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District Court Offers Split Verdict in TickBox Infringement Case
A judge has ruled the hardware-maker can no longer promote access to piracy software, but hasn't blocked sales of the set-top boxes.

Both sides were able to claim victory yesterday, as a U.S. District Court judge issued a preliminary injunction against TickBox TV, maker of a hardware device that is used to facilitate video piracy. The ruling from judge Michael Fitzgerald stops Georgia-based TickBox TV from encouraging its customers to use its devices to stream copyright-protected material for free, but doesn't stop devices sales or offer any restitution to the studios that brought the court case.

TickBox devices are often used to run open source media player software from Kodi, as well as other software that lets owners stream pirated content for free. While TickBox doesn't create this software, it did in the past market its devices as a way to get around paying for cable, and it provided links to apps and add-ons that enabled piracy.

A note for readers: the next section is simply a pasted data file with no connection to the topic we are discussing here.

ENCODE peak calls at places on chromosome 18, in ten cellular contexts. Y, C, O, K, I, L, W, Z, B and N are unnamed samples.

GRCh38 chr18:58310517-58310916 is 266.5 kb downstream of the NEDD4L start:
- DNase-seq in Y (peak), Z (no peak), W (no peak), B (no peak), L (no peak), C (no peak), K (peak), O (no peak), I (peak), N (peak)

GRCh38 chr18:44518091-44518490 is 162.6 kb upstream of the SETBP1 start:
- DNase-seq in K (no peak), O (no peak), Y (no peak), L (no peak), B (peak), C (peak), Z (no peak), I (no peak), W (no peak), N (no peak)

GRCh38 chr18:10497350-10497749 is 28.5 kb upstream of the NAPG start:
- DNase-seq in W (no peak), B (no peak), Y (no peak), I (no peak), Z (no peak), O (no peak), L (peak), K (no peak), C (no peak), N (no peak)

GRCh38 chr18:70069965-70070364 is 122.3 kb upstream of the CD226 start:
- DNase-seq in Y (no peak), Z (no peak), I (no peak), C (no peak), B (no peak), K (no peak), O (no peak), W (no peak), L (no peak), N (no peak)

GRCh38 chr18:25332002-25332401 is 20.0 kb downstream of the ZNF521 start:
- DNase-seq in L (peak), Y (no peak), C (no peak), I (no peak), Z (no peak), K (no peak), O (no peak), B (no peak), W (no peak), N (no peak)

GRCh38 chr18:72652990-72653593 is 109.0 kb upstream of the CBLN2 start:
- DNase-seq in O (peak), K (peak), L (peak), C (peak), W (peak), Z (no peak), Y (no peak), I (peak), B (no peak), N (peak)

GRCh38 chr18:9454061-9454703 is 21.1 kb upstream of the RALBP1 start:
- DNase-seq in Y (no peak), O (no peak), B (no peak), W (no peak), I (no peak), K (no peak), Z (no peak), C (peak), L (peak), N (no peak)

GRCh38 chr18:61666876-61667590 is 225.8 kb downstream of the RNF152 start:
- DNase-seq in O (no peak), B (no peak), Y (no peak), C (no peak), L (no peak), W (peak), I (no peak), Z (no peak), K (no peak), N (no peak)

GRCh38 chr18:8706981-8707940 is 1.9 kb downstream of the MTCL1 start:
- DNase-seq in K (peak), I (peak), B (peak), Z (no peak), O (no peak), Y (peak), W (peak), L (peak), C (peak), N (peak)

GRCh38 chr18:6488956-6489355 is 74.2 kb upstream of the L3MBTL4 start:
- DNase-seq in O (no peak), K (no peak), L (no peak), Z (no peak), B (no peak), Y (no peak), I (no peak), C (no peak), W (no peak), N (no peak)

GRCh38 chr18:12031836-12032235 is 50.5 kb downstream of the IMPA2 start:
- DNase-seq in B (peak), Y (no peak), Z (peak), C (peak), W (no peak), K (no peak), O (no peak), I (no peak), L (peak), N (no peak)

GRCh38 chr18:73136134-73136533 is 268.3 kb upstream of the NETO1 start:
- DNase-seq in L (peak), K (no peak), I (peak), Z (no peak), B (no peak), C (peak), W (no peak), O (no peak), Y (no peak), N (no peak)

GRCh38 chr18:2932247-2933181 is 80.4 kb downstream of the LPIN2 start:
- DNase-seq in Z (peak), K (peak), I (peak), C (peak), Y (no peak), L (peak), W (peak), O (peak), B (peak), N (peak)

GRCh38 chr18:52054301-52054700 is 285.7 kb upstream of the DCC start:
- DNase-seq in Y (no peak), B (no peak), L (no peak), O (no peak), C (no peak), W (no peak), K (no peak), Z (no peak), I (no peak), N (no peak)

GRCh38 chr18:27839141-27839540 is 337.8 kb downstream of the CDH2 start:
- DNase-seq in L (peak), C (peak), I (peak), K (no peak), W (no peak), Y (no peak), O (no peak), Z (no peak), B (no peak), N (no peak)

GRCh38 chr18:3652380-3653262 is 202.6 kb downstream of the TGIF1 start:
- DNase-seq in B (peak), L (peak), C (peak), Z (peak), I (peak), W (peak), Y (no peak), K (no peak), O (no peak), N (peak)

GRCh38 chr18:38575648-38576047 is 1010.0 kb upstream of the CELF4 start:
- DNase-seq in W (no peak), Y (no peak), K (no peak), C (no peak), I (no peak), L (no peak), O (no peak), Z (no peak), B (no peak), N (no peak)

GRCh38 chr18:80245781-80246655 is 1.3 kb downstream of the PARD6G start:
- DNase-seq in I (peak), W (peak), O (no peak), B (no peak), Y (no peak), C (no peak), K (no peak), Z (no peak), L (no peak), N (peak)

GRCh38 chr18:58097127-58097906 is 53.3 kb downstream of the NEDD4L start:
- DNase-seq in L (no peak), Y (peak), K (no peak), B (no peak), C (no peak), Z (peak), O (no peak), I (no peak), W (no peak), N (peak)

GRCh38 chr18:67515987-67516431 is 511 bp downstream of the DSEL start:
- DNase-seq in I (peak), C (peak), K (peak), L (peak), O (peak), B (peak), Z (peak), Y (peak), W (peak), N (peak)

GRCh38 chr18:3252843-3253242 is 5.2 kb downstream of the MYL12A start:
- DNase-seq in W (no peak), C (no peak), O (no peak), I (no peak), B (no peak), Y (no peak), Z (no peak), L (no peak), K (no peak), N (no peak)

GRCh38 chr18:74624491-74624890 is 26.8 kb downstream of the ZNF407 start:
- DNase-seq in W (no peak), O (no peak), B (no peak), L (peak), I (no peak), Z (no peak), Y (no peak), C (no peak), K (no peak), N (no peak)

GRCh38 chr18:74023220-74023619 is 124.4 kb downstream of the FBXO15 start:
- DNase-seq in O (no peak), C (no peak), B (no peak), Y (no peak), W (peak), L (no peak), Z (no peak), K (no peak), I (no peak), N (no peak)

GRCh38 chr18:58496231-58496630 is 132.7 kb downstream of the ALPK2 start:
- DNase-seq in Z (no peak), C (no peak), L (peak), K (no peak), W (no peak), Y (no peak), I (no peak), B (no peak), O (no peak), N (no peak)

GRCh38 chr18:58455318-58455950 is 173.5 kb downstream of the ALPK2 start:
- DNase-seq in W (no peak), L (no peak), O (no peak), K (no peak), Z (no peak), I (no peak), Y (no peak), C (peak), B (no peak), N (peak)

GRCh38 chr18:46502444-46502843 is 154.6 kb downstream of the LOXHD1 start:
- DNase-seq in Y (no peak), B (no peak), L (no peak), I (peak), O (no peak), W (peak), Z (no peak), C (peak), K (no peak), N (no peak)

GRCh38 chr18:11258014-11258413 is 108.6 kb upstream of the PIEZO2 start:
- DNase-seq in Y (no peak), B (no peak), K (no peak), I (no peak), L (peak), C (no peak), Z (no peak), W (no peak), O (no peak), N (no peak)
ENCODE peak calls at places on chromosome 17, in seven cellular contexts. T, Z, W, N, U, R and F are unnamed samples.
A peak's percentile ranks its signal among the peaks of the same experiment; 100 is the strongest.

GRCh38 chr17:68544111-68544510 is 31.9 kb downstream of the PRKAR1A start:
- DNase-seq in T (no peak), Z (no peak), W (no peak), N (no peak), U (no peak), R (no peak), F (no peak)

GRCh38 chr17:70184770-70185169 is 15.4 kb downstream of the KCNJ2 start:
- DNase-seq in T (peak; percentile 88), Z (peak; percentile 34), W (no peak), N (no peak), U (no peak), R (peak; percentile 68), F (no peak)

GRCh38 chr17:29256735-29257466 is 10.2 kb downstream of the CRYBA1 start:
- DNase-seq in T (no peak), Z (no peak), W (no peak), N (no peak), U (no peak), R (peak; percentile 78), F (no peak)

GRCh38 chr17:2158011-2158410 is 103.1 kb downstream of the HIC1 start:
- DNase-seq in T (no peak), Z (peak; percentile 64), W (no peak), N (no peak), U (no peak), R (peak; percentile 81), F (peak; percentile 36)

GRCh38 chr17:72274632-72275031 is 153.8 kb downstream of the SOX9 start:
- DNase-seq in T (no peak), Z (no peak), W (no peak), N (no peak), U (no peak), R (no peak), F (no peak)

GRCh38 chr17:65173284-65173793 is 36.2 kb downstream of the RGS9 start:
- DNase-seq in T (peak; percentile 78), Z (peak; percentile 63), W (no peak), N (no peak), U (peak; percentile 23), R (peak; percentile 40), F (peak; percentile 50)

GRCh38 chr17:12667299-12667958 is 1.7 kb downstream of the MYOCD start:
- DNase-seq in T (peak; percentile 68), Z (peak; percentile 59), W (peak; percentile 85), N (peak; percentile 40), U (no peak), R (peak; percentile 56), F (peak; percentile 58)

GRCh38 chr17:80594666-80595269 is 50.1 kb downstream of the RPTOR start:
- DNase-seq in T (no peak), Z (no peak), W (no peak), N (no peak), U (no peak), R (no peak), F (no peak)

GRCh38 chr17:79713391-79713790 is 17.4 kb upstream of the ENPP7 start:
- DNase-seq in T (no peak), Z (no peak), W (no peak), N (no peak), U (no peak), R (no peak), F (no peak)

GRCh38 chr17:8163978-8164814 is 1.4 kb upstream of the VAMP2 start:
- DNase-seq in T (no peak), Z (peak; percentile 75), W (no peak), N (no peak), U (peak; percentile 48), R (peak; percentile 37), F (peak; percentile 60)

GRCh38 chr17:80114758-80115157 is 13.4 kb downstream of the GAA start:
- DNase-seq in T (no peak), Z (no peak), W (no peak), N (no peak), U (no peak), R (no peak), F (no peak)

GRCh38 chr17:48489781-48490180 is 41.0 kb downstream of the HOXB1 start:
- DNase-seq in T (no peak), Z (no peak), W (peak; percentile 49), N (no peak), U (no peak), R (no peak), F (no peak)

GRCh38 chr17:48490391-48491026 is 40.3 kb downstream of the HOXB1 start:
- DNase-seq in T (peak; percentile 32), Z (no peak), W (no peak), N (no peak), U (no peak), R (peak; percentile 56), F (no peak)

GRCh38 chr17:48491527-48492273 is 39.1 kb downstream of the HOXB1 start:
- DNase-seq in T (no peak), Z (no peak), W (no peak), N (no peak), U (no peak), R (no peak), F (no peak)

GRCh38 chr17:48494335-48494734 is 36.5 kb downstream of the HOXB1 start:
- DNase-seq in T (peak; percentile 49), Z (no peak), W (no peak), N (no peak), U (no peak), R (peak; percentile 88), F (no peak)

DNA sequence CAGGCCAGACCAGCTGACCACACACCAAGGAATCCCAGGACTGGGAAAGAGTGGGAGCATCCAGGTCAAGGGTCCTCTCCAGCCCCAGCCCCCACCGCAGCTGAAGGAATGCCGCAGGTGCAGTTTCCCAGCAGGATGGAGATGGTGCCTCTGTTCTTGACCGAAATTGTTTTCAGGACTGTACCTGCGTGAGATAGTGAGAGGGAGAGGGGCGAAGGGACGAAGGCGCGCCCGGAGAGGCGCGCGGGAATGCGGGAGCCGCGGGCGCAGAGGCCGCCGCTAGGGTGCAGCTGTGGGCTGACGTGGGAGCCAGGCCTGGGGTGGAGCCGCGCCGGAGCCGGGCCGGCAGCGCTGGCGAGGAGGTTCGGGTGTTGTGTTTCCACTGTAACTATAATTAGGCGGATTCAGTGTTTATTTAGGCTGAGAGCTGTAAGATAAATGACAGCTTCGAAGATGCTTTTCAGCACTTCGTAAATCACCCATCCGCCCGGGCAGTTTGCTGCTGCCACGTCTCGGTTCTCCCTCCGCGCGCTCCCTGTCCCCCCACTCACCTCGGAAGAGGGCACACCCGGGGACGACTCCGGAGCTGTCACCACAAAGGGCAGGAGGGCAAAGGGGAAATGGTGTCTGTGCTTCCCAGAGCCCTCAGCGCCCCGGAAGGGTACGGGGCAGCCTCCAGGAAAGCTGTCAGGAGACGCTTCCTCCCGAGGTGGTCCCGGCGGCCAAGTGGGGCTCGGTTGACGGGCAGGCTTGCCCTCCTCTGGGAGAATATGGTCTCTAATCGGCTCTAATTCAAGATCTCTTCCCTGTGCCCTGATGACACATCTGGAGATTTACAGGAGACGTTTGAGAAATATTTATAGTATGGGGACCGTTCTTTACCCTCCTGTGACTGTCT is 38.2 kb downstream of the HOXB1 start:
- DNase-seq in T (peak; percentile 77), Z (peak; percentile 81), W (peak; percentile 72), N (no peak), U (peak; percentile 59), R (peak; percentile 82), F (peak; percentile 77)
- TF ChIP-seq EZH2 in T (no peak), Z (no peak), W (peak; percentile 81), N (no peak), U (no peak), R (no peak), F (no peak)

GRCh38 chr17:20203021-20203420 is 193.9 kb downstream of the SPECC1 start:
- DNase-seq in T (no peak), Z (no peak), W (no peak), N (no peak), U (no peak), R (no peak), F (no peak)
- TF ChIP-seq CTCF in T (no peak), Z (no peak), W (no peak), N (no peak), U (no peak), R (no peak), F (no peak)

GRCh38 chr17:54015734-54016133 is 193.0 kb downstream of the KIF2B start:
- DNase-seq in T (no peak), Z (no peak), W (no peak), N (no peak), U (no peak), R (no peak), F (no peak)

A group of studios including Netflix, Amazon, 20th Century Fox, Paramount, Disney, Columbia, Universal, and Warner Bros. brought a lawsuit against TickBox in October 2017. In December, TickBox chief executive Jeffrey Goldstein told the court it now only directs owners to legal streaming services.

Judge Fitzgerald ordered TickBox to keep with those changes—maintaining a new version of its user interface that doesn't include links to pirate add-ons—but didn't stop hardware sales since the device has legal uses. While the LA Times called this "a major legal blow to TickBox TV," in its coverage, it's hard to see that as even remotely true. The company can still sell its hardware and plenty of non-affiliated sites will tell owners how to install software that accesses copyrighted material.

This case isn't over, as the judge ordered both sides to try to find an agreement on the issue of themes and add-ons, including possibly removing infringing software previously loaded on TickBox devices, by February 7.

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The hardware vendor claims its devices are completely legal since they don't host or download pirated content. It's the third-party software that does the infringing.